Why We Cannot Be “Uncontroversial” Christians
We need a theology of being labeled controversial, and a theology of helping each other through the professional, reputational and personal fallout that comes with that label.
John StonestreetMaria Baer
The girls’ volleyball team at a rural Vermont high school was banned from their own locker room when several players reported feeling uncomfortable after a male teammate, who identifies as transgender, was allowed to join them in the locker room and watch them change clothes. When the girls said they’d prefer to not share this private space with a boy, they were told that, by law, they had to.
The school also suspended one of the female volleyball players for allegedly “harassing” her male teammate by calling him a “dude.” The girl’s father, a soccer coach at the school, was suspended without pay for the rest of the season because he called the student a boy on Facebook. After the father and daughter filed a lawsuit on free speech grounds, the school walked back its disciplinary actions against the girl. Her father remains suspended, and her team remains barred from their locker room.
This kind of story isn’t as rare as it used to be. Thanks to the Biden Administration’s creative new interpretation of Title IX, which was meant to protect female athletes, many school officials believe they have to allow boys to use girls’ restrooms and locker rooms if asked to do so. As a result, kids are being put into dangerous situations, like the two girls who were allegedly raped at school in Loudon County, Virginia, last year when a boy who said he was a girl was granted access to the girls’ restroom.
Scripture teaches that Christians are called not just to follow Jesus in abstract ways, but in the specific times and places to which we’ve been called. How we respond to our own cultural moments will look different, depending on how God has gifted us and how the Holy Spirit empowers us. At the same time, because of our culture’s embrace of harmful ideas about gender and sex, from our medical institutions to our schools, not responding to this cultural challenge in some way is not an option.
What this young volleyball player and her dad did in Vermont was courageous, but it would be a mistake to view their actions as exceptional. Refusing to stand by while your daughter’s school tries to force her to undress in front of a boy shouldn’t be viewed as this particular man’s unique or special calling. Anyone presented with this scenario should refuse to subject any kids to this kind of danger. Opposing boys in girls’ private spaces has become an unavoidable part of our call to love our neighbors, as has speaking out against subjecting kids to dangerous ideas, not to mention hormone treatments and invasive and irreversible surgeries.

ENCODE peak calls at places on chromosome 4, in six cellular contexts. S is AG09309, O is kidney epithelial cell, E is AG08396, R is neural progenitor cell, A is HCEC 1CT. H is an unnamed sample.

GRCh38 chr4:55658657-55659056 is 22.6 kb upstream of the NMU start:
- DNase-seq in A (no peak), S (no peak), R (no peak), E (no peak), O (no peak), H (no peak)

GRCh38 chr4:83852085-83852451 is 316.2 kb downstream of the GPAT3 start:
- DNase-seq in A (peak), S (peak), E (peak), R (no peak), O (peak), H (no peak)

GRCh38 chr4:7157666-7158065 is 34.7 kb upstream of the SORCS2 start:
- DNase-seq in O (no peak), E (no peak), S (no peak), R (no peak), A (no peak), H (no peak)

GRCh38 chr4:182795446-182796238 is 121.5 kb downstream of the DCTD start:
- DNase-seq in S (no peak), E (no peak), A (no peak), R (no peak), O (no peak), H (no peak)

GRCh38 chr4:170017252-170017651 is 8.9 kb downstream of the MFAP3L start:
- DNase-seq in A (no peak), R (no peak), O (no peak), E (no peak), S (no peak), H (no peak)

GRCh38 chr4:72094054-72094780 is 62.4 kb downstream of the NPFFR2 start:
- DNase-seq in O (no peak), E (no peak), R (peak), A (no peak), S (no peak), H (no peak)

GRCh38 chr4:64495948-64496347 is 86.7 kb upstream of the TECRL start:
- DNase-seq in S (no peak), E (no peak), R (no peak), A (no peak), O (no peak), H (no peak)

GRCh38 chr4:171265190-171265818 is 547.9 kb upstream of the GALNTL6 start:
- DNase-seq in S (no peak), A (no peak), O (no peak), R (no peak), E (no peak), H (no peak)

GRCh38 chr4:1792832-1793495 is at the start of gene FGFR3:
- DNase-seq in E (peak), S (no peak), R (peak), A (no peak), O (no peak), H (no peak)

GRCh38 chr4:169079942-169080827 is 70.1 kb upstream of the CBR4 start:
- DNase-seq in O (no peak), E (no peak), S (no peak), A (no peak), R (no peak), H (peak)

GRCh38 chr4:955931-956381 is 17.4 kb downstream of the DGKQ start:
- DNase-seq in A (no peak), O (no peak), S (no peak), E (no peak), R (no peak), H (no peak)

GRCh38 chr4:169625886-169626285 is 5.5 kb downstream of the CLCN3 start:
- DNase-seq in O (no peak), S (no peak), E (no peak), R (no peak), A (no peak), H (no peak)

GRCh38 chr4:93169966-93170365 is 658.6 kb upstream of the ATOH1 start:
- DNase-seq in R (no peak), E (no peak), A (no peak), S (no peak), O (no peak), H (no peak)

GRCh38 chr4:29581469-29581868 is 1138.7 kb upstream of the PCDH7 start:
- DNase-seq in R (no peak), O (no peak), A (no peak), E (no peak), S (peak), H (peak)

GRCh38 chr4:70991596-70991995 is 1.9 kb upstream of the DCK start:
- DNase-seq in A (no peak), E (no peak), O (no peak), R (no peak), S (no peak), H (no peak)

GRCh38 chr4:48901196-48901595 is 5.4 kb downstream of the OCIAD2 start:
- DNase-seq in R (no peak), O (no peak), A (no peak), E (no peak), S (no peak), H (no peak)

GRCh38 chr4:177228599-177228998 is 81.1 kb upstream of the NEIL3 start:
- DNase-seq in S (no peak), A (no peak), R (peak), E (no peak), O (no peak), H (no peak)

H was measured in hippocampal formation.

In other words, this is not one of those situations in which a variety of responses are valid, as if some will be called to “take a public stance” and others to “stay above the fray.” That principle only holds if our cultural and political leaders agree about what is good and safe for children but have different strategies about how best to achieve it. Now, there is no shared or defensible understanding of what good or safe is. Because children are the disproportionate victims of our bad ideas, Christians have a duty, a calling, to defend them.
Pastors need to prepare their congregations to join believers throughout the centuries who were labeled “controversial.” Christians need to be ready to support our neighbors caught up in a controversy in every way we can, spiritually, emotionally, or even financially. When the tension comes to our daughters’ schools or our workplaces, we need a theology that refuses to live by lies or to “go along” with them, like the two employees of the Kroger supermarket chain fired recently for refusing to wear a new company-wide uniform with the rainbow LGBTQ logo casually slapped on the front. We need a theology of getting fired, suspended, kicked out of locker rooms, and refusing to submit to “re-education” efforts. We need a theology of being labeled controversial, and a theology of helping each other through the professional, reputational and personal fallout that comes with that label.
I’m not suggesting we should go looking for trouble. I am suggesting that, in this case, the trouble has come to us.
Today’s Breakpoint was co-authored by Maria Baer. For more resources to live like a Christian in this cultural moment, go to colsoncenter.org.
freedom of speech and religion
living out faith
theology of getting fired
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